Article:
In 2014, NASA’s Dawn probe is scheduled to orbit 1 Ceres, a large main-belt asteroid. Also in 2014, the European Rosetta probe is scheduled to land softly on the nucleus of a comet.
But a few years after these milestones are accomplished, the nature of deep-space exploration is scheduled to take a dramatic new turn. Starting around 2020, NASA and several private entities plan to conduct human visits to suitable NEOs. These flights and practice missions to lunar space will be the first time since 1972 that humans have ventured above near Earth orbit.
Humans to the NEOs: Two Scenarios
With the retirement of the NASA space shuttles some months ago, many believe that human interplanetary aspirations have become moribund. These beliefs are far from the truth.
Recently, a number of options have appeared for human exploration and exploitation missions beyond the confines of the Earth-Moon system. Some are government-sponsored programs; others are privately funded initiatives. Before we consider two of these approaches, it is worthwhile to consider why we seem to be bypassing the Moon.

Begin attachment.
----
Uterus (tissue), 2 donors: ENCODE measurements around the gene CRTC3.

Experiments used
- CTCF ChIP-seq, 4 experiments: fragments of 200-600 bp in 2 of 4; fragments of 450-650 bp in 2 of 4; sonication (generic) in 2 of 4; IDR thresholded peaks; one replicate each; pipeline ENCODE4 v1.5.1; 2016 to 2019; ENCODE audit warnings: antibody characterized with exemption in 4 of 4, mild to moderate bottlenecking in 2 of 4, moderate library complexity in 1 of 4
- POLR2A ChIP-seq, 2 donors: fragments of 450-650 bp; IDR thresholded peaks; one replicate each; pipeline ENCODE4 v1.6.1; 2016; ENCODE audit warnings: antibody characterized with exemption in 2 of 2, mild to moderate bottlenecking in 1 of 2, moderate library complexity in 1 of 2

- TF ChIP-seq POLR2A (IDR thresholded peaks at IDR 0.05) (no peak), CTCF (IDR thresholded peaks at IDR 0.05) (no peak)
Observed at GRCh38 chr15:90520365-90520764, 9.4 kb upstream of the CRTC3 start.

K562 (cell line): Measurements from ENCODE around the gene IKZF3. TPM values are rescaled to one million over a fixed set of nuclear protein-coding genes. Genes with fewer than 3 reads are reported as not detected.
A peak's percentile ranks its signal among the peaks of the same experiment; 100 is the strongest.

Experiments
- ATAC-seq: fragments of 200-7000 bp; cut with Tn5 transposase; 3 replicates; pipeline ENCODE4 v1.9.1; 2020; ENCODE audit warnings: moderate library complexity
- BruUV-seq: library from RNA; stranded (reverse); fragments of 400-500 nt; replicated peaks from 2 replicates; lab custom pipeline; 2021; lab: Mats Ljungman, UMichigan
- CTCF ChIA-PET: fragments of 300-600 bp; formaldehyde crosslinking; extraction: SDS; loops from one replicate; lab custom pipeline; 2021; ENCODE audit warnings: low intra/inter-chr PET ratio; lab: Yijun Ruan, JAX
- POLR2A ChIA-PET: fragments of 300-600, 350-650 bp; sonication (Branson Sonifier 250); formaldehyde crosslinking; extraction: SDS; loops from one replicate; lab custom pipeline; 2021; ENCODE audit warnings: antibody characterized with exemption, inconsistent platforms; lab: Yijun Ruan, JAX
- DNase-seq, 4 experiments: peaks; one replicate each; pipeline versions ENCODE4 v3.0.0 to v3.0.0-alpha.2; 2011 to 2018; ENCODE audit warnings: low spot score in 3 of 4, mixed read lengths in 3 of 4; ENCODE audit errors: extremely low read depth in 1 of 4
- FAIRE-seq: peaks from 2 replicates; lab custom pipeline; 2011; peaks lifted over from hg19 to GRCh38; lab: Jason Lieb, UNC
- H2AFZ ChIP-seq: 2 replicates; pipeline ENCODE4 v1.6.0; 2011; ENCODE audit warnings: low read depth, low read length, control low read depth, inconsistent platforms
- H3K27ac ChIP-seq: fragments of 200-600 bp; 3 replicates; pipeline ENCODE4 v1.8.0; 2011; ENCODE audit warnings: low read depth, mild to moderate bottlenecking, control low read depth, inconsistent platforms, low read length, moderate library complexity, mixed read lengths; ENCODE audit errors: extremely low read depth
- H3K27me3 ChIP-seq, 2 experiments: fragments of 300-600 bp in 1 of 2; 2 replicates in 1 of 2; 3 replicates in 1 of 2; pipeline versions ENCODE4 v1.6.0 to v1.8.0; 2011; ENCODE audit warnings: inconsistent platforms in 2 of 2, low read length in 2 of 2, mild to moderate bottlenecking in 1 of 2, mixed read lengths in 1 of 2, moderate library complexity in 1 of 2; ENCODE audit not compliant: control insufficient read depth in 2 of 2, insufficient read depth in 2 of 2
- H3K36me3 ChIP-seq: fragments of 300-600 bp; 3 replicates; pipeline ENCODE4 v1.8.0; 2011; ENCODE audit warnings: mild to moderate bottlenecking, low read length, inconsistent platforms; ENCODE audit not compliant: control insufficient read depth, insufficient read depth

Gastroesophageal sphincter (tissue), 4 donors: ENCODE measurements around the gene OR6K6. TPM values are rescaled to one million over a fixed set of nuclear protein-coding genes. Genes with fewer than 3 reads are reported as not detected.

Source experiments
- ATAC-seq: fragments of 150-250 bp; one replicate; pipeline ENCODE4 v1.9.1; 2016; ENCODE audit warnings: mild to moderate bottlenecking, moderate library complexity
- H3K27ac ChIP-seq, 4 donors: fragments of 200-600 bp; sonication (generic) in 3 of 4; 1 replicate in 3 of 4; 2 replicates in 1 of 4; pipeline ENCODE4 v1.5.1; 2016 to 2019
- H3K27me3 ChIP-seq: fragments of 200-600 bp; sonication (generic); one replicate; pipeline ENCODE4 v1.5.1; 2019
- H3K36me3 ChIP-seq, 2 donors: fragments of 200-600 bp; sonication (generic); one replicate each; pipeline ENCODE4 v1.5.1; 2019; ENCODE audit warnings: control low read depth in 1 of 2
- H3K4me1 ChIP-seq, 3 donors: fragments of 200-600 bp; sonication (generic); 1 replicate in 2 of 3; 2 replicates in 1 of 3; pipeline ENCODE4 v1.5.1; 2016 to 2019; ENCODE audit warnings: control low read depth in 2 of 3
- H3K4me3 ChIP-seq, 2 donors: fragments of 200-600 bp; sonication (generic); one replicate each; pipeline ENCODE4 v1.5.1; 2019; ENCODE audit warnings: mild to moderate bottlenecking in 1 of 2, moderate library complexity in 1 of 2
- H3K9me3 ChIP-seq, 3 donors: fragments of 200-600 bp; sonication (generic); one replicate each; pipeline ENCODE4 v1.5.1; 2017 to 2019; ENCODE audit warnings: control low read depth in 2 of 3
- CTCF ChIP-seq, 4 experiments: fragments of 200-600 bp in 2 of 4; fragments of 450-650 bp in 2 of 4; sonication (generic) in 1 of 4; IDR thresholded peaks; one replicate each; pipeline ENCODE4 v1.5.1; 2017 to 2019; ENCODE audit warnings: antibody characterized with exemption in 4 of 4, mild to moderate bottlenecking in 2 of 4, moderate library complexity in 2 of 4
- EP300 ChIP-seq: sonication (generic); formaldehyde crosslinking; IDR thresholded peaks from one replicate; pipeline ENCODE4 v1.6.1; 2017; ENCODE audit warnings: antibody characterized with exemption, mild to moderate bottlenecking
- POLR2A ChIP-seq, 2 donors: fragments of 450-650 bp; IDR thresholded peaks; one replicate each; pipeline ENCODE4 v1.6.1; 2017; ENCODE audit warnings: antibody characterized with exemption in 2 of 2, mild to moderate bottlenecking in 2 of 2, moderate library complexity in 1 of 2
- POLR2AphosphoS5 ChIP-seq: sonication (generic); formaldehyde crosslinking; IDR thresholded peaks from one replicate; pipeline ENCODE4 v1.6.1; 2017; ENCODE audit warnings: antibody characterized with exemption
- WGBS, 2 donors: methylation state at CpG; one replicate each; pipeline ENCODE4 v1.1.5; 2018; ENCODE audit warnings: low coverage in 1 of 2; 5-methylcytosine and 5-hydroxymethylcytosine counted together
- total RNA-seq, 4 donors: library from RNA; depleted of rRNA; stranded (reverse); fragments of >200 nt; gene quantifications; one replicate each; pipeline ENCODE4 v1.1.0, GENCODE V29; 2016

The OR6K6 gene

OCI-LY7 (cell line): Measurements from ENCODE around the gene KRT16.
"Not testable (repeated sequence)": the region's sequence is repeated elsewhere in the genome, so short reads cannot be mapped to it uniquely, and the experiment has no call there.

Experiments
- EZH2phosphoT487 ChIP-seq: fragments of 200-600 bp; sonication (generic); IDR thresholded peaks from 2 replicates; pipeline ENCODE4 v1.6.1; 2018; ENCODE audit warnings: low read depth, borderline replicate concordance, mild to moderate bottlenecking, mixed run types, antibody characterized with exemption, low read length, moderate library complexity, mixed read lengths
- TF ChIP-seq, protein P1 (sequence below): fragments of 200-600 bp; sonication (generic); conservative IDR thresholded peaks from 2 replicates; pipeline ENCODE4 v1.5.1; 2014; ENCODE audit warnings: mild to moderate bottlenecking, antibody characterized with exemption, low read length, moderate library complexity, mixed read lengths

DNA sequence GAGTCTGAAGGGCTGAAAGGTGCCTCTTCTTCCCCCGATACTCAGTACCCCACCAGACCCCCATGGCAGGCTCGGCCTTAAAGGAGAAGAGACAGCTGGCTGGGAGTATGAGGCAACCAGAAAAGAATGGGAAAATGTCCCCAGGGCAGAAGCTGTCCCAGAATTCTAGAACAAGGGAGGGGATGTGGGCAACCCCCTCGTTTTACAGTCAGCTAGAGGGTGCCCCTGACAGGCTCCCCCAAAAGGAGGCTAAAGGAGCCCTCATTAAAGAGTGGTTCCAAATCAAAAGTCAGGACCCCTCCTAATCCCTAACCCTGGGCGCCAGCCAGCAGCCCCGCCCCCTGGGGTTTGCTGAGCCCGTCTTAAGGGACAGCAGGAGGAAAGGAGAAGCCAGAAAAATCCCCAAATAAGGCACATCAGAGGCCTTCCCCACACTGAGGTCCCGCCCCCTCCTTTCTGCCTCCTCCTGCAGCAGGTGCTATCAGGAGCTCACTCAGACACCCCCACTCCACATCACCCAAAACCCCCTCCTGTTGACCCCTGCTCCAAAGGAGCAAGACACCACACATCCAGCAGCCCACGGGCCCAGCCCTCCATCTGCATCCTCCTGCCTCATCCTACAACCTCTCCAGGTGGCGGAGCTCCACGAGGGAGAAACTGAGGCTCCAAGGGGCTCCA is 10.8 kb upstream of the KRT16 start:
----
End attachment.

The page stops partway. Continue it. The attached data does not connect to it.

In the 1960s, many US and USSR robots explored the surface of our planet’s natural satellite. Three Apollo crews circled or orbited the Moon and six of these missions touched down on the lunar surface. Hundreds of kilograms of lunar samples were returned to Earth and much scientific data were collected. It would seem that a natural follow-on to this Cold War effort would be the partial colonization of the Moon and exploitation of lunar resources.
But there are a number of problems with this. One is the lunar day-night cycle. Unlike the 24-hour Earth day, our satellite experiences 14 days of sunlight followed by 14 days of darkness. A solar-powered lunar power grid would be difficult to develop and maintain unless it were located in certain polar regions of perpetual light. So unless nuclear fission plants were incorporated into a human infrastructure on the Moon, Lunarians would have to adjust to long distance power transmission.
Another problem is water. Although we now realize that there is a great deal more water than originally suspected to exist on our planet’s natural satellite, most of this is concentrated in polar craters perpetually shaded from the Sun. So either we locate our lunar colony close to the poles or we arrange for transport of water as well as transmission of electricity.
Humans living on the Moon must also contend with the fact that lunar gravity is about 16 percent that experienced by terrestrial life forms. We simply don’t know how well people would readjust to terrestrial gravity after living in a lunar domed city for a period of years.
In addition, there is the economics of lunar settlement. As well as developing heavy lift launch vehicles and spacecraft qualified for interplanetary flight, agencies seeking to develop the Moon must also develop spacecraft capable of descending to and ascending from the lunar surface. Also, habitation modules and lunar rovers must be constructed and maintained on the lunar surface.